An ultrasonic toothbrush is one that uses a very high frequency of vibration referred to as ultrasound to remove plaque and bacteria from the teeth.
To be classified as such, the brush has to emit a wave of at least 20,000Hz or 2,400,000 movements per minute, considerably more than the very popular sonic technology.
This frequency is too high to be heard by the human ear. It is ultrasonic.
Within the USA, the Food and Drug Association (FDA) actually specify a minimum of 1.6MHz or 192,000,000 movements per minute.
These high frequency waves are also low in amplitude. They can damage the bonds between bacteria, without a bristle physically touching the area.
The overall effect is that the bacterial chains found in the mouth that make up plaque are broken up by the vibrations and can work as far as 5mm below the gumline.
Essentially speaking the brush can clean the teeth simply by resting the brush on it.
Based on how they operate and their classification, these ultrasonic brushes may also be referred to as ultrasound toothbrushes.
An ultrasonic brush compared to the more commonly seen and used sonic brushes does not need a physical motion to clean the teeth surfaces and gumline. It is also silent in operation, you won’t be able to hear it.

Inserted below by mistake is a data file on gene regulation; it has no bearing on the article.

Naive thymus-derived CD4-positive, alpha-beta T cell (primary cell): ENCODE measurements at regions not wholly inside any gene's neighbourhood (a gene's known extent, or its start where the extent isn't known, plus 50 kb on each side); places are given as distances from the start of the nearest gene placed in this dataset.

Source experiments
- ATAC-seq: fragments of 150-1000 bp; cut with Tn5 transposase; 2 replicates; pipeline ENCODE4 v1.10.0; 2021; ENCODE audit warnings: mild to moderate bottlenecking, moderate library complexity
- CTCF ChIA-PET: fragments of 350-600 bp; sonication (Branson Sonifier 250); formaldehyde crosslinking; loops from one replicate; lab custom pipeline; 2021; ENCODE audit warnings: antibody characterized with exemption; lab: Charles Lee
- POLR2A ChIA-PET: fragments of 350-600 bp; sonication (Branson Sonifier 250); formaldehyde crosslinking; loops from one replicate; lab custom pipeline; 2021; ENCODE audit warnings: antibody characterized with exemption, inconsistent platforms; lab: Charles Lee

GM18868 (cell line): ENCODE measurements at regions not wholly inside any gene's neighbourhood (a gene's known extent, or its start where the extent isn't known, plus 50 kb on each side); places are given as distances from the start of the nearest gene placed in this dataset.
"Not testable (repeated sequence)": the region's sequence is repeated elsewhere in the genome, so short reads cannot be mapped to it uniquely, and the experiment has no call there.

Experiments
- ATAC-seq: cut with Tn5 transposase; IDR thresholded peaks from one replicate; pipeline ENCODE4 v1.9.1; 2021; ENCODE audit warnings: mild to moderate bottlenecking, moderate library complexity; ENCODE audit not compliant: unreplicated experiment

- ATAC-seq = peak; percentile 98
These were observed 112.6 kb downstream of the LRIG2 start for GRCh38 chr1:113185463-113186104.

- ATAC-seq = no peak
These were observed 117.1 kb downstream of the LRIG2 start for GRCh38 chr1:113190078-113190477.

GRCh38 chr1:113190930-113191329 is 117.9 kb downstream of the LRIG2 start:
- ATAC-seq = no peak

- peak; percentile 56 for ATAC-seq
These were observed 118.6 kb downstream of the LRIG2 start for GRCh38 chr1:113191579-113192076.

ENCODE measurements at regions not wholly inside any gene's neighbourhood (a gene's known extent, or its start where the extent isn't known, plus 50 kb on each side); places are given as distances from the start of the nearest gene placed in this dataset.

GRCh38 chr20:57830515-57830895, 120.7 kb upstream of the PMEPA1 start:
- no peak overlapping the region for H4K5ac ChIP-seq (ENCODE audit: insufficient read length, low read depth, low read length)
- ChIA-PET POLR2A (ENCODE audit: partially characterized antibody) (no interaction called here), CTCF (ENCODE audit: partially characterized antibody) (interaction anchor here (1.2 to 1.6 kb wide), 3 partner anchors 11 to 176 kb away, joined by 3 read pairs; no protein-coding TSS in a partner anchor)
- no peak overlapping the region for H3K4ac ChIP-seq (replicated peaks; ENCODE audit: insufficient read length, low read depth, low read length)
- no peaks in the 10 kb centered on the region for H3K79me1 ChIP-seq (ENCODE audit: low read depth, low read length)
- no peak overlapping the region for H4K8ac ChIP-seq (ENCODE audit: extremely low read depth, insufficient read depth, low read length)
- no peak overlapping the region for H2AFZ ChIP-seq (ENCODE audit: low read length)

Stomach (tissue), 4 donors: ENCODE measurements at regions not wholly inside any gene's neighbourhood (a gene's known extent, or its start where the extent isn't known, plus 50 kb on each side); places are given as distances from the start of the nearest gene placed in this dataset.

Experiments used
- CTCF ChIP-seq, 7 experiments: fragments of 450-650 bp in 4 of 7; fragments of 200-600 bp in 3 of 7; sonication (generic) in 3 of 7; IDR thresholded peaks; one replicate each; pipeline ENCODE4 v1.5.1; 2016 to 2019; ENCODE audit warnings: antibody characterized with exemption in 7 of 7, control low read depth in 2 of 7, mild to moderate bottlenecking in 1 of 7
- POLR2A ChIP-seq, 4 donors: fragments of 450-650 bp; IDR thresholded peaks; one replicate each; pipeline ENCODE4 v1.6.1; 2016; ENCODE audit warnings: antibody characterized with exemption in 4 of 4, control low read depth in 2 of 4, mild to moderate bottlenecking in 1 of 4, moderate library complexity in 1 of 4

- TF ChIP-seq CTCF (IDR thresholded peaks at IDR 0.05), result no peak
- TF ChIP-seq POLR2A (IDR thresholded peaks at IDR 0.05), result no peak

Many ultrasonic brushes also provide additional sonic vibration (ranging from 9,000 to 40,000 movements per minute). This provides additional physical or mechanical cleaning via a sweeping motion of the bristles, this removes food particles and bacterial chain remnants.
As weird as it sounds, the addition of the sonic vibration (which can be heard) helps overcome the strange sensation of not having to brush the teeth in the way you have to with a sonic toothbrush.
An example of an ultrasonic brush is the M8S produced by Megasonex or the Emmi-dent Platinum.
This video from YouTube gives a good explanation of what an ultrasonic toothbrush is and how it works:
Sonic vs oscillating-rotating
Sonic toothbrushes are very popular, but so are oscillating-rotating brushes.
Oscillating-rotating brushes function differently to sonic brushes.
The bristles move in a back and forth circular motion compared to the straighter back and forth sweeping motion of sonic brushes.